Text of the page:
over fifty trout (all released) and a superb memory time
won't diminish. In the winter months when water is stored
up in Eagle Nest Lake, flows in the Cimarron slow to a
trickle. The fishing becomes poor and unproductive in
the dead of winter. However, if water flows from the dam
were a little more, the Browns could find more areas to
spawn and there could be a possibility of fishing through
the winter. This winter water release would also further
enhance the aquatic habitat quality of the Cimarron.
In a river this size, a four weight or five weight rod
at or under eight feet works superbly. Longer rods may
be more of a hindrance in the canyon section. Tippets
can be 4x to 6x depending on the artificial fly and
water conditions. Hip waders with felt soles can be
used to wade the entire river with caution paid to
the many deep pools located at old beaver dams, runs
and river bends. The Cimarron is about 12 to 15 feet
wide on the average and the flow are dependent on the
water releases from Eagle's Nest Dam. Because of the
rich variety of insects in the river the Cimarron is
most effectively fished with artificial flies.
Although in the Special Trout Waters section, artificial
lures with a single barbless hook can be used to entice
fish. The key method to fish and to get strikes on the
Cimarron is to constantly work upstream. The predominate
hatches here are Blue Wing Olives and March Browns (both
mayflies), but the angler will be surprised to see other
insect species existing the water, also. Numerous caddis,
small stoneflies and midges sometimes are active right
along with other various mayfly species. On a day when
the Browns are sipping in adult insect floating on the
surface, a dry fly on a fine tippet can produce remarkable
Dry fly imitations that best represent the natural insects
are; Adams, #14-#20; Elk Hair Caddis, #14-#16 in grey,
olive or tan; Humpies, #14-16 in red or olive; Stimulators,
#10-#16 in olive, orange or tan; and Comparaduns, #14-#18
in Blue Wing Olive, tan, grey and Pale Morning Dun.
Nymphs to imitate the aquatic insects include Bead Head
Pheasant's Tail, olive Caddis Pupa, Gold Ribbed Hare's
Ear, brassies and scuds all in sizes about #14 to #20.
Tie the nymph pattern on a fine tippet with a #6 split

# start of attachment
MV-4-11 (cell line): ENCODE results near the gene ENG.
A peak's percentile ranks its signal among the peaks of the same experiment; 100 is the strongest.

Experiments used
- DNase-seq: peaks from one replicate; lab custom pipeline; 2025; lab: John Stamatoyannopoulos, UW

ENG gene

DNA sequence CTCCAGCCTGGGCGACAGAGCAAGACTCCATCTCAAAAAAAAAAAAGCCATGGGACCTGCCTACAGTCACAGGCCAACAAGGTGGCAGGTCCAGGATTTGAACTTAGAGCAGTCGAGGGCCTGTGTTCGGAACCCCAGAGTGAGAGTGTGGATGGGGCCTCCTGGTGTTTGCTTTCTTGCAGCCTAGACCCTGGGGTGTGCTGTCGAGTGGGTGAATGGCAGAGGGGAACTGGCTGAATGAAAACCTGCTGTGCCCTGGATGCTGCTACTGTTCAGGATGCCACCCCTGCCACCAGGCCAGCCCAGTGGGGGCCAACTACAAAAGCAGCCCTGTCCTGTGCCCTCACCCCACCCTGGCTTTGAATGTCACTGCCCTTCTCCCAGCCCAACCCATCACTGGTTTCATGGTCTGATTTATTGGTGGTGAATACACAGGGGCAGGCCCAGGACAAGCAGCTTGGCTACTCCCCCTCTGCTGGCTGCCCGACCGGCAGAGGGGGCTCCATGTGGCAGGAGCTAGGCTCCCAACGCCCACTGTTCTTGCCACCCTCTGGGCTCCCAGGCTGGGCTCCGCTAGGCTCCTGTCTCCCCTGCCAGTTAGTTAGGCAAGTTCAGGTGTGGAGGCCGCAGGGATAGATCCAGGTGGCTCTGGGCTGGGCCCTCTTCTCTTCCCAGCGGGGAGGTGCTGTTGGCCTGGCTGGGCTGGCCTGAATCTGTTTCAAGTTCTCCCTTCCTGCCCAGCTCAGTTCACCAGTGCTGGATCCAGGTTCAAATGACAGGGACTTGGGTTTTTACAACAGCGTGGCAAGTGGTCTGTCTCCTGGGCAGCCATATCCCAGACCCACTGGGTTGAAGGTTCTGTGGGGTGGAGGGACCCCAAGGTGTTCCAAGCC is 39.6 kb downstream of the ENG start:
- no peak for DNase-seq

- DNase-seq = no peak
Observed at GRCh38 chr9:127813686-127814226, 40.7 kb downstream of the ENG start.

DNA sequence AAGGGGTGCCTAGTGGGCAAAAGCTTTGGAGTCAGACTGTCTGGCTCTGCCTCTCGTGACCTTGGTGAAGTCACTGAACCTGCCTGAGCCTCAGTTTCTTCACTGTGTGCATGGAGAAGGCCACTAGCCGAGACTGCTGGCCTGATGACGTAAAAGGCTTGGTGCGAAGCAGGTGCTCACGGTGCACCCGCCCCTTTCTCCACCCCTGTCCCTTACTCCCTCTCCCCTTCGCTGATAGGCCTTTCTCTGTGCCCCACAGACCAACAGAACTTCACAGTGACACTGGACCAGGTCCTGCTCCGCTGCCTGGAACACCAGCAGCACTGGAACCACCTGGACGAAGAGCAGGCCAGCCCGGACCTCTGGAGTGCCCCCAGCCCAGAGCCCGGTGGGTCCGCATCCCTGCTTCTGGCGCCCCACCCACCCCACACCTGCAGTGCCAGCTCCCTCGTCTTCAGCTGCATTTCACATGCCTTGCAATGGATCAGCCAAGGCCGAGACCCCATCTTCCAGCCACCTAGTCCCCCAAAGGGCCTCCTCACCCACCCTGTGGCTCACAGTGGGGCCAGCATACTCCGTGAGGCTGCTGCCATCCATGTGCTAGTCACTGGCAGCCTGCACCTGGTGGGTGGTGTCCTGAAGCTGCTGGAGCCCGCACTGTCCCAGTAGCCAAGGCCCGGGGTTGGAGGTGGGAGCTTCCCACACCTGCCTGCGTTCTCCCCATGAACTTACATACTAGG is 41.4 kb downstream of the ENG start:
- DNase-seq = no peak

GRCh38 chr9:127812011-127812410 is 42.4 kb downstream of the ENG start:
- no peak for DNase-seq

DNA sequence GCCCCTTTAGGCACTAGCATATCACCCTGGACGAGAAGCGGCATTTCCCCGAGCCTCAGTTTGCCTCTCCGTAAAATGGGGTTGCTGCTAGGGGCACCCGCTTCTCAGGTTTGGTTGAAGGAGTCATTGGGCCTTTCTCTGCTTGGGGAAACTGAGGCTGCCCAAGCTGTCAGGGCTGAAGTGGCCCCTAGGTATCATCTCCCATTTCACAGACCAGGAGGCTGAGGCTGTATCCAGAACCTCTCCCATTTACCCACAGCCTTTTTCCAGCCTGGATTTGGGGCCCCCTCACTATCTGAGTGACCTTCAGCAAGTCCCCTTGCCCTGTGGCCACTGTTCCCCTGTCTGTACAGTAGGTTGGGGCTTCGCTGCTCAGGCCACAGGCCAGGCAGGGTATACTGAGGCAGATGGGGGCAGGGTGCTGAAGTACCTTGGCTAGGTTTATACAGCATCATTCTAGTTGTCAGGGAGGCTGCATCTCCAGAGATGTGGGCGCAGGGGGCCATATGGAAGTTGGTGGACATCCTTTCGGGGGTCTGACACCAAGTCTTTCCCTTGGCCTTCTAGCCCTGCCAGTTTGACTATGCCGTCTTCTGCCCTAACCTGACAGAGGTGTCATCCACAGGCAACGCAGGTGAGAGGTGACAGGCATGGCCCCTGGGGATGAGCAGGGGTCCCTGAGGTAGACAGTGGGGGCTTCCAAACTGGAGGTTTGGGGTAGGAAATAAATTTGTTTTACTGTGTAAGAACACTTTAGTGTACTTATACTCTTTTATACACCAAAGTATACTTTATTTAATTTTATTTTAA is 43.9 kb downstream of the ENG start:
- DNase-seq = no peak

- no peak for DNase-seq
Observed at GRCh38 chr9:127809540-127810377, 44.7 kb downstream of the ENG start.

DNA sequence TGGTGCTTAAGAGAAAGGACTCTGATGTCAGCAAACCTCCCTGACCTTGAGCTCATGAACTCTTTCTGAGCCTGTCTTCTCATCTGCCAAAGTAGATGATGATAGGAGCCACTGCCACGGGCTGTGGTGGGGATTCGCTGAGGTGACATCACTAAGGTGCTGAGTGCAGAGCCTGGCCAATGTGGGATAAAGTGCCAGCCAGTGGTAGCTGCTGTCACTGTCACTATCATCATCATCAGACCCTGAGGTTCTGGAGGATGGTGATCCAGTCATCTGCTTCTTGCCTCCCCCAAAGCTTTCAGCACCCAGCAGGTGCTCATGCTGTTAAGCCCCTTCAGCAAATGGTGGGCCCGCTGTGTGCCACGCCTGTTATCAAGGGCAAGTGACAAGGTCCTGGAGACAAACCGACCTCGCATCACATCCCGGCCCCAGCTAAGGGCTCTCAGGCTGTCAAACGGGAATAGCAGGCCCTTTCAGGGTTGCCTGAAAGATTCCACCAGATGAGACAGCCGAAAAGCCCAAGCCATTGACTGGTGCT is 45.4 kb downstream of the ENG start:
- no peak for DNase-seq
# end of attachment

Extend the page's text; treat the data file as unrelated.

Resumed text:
shot about eight inches above the artificial fly and a
strike indicator four feet above the artificial fly.
If you go...
To reach Cimarron River from Santa Fe, head north on Hwy 84,
past the towns of Española, Embudo and Pilar. Arriving in
Taos, turn right on Hwy 64. There is a gas station and a
tourist information center at the intersection. Drive
approximately 32 miles to Eagle Nest Lake. The Cimarron
is about three miles from the town of Eagle Nest.
Highway 64 follows the entire length of the river. There
are numerous pullouts to park vehicles along the river for
day use visitors including a free day use parking area
next to Tolby Campground.
The Cimarron is an excellent summer river, but can be
fished as early as March to as late as November depending
on water releases from Eagle's Nest Dam. The Special
Trout Water begins at the end of Tobly Campground and
continues for one mile and a fifth, see the New Mexico
Game and Fish regulations booklet for exact information.
Camping is available at Tobly Campground, Maverick
Campground and Ponderosa Campground for a fee ($10.00
overnight camping, some water, no facilities, pit
toilets), information; (505) 577-6271. There is lodging,
restaurants, stores and other facilities at the town of
Eagle's Nest (Eagle's Nest Chamber of Commerce (800)
494-9117). Altitude is approximately 8,000 feet.
Temperatures in the summer are around 80 degrees
with the evenings becoming enjoyably cool. Expect
frequent but brief summer storms during the afternoon.
A valid New Mexico Fishing License is required by
residents and non-residents over the age of 14.
This is a wildlife area and you can expect to see deer,
elk and bear. Store your food in a safe place; trunk
of car, enclosed container, etc. Do not place food
stuff in your tent as a bear will come into your tent
for your food. ~ Thomas Peña
Thomas Peña is a native New Mexican from Albuquerque.
Thomas guides on the same rivers and streams that he
fished since his youth. In addition to being a fly-fishing
guide, he also conducts fly-fishing workshops at the
University of New Mexico Getaway Services at Albuquerque
and at UNM's Community Education in Los Alamos. Thomas
Peña is a Fenwick Fieldstaffer, Berkeley Ambassador,
Hunting Retriever Hunt Test Judge and a closet Chef
among other frivolous endeavors. Thomas has fished
in the southern Rockies, California, Baja California,
Laguna Madre, Spain, England and Scotland. His other
interests are travel, academia, hunting, Labrador
Retrievers, photography, drinking beer and freelance
writing with publications in Fly Fishing Quarterly,
Dallas Morning News, Retriever Journal, New Mexico
Wildlife (where this article previously appeared) and
other local publications. When not in the outdoors,
Thomas works in documentary projects. Thomas is married
to Kathy with two children; Mariana and J.J. (Juan José)
with a third child due in April. You can reach him